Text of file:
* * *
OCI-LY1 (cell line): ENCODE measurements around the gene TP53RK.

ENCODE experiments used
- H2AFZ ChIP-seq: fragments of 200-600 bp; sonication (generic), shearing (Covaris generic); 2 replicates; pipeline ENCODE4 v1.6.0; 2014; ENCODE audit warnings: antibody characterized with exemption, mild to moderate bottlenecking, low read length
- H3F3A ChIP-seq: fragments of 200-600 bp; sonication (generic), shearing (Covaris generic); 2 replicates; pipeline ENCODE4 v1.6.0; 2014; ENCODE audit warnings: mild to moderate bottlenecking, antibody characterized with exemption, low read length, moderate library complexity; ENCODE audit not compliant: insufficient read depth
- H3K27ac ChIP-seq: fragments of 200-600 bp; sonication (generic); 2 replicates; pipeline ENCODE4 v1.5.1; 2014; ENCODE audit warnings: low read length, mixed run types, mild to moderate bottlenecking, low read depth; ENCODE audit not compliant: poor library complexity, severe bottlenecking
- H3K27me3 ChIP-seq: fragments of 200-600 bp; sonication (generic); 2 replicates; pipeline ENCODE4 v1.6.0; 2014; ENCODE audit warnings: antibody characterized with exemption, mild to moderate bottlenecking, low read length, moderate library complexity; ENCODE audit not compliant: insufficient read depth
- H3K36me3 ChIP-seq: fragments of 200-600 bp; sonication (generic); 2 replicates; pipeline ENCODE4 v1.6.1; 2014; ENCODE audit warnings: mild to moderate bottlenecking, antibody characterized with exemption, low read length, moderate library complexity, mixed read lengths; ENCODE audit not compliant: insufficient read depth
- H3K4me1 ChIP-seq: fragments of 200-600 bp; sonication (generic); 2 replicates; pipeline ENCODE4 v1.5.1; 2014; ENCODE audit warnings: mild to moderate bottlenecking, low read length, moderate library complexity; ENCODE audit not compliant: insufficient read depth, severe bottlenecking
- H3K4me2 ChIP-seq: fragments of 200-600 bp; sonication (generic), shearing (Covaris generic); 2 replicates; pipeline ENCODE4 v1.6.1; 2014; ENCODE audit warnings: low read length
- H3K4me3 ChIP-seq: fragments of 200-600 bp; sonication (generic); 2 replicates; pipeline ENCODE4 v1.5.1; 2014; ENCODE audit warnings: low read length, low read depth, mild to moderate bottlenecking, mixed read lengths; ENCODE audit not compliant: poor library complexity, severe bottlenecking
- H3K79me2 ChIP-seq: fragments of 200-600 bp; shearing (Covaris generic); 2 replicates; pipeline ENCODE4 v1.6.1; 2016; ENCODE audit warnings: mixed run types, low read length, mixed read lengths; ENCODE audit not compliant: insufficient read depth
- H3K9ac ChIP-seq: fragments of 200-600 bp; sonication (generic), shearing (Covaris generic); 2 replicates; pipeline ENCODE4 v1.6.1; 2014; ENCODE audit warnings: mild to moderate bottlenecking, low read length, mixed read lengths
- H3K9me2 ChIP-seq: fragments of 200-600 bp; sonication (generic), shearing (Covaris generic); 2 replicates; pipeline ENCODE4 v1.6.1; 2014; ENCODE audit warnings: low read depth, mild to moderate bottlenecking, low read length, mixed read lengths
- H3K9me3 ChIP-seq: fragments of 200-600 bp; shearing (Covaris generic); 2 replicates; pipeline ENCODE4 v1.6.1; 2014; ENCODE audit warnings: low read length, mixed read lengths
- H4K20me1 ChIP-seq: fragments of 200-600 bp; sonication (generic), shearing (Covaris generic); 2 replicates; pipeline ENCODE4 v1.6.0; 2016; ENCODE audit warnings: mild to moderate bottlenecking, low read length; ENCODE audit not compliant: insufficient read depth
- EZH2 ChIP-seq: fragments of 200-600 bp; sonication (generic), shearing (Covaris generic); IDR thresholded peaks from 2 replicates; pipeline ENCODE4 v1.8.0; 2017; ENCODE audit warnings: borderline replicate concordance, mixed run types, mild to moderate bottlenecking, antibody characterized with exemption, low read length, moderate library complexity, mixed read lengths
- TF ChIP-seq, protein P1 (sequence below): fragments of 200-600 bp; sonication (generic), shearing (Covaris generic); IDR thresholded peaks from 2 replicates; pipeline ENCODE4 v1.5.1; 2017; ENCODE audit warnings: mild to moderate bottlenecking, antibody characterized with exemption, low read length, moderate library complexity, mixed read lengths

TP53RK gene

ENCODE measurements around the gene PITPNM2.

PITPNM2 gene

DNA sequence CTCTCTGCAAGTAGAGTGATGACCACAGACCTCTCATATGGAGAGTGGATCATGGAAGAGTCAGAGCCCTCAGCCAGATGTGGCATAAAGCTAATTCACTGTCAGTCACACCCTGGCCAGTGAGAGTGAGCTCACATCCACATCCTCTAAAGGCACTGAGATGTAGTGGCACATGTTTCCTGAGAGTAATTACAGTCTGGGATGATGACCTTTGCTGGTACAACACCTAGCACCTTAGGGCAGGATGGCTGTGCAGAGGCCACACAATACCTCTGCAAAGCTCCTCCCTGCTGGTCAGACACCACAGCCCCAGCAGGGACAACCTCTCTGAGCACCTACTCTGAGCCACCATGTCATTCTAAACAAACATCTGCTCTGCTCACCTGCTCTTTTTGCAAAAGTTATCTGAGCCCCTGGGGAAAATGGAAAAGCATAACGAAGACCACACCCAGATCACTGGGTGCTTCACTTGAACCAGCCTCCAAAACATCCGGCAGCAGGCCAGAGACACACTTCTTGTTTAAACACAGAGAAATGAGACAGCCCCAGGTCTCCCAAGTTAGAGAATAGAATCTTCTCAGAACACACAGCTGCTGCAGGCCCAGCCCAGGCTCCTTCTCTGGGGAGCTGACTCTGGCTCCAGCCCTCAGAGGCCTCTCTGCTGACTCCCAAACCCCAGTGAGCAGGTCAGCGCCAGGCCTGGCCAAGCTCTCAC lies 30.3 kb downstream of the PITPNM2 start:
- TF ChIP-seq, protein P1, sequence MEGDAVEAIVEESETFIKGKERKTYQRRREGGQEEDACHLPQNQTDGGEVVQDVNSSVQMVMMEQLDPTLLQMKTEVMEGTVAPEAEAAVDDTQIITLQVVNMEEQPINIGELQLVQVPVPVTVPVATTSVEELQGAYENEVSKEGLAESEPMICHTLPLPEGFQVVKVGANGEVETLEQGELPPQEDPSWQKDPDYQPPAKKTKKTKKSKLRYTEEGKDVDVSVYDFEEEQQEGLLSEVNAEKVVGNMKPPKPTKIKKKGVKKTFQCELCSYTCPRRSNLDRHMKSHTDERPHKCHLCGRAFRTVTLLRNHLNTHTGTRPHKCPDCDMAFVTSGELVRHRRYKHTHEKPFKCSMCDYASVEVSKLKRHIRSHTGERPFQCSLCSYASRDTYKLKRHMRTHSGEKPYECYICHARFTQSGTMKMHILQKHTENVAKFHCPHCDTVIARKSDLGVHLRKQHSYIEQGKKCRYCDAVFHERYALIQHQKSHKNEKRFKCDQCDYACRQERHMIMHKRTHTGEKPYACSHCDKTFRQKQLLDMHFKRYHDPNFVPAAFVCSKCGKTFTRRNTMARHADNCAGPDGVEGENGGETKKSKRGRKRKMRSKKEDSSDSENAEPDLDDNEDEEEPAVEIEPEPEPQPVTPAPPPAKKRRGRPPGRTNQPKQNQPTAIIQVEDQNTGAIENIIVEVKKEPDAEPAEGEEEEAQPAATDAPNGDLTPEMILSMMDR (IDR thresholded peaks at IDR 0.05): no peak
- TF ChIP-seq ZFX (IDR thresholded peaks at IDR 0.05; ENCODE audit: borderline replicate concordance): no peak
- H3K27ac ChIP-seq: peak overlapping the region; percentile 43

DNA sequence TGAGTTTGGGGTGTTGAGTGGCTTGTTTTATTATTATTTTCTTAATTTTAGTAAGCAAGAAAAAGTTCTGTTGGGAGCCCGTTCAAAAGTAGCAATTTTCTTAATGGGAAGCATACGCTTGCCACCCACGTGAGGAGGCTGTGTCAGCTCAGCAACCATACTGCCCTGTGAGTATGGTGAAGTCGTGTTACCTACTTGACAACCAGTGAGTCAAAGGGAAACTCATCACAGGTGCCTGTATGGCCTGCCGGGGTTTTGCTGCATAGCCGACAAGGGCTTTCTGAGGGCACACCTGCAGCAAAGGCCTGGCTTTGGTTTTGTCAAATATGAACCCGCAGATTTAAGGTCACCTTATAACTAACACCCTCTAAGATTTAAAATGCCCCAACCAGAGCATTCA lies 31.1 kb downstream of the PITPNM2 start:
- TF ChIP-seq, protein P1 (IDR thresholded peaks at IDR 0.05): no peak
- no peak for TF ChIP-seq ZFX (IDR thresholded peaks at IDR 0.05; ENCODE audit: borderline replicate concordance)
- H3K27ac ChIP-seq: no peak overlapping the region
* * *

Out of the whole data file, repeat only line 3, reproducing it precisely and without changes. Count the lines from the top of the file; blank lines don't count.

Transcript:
- H2AFZ ChIP-seq: fragments of 200-600 bp; sonication (generic), shearing (Covaris generic); 2 replicates; pipeline ENCODE4 v1.6.0; 2014; ENCODE audit warnings: antibody characterized with exemption, mild to moderate bottlenecking, low read length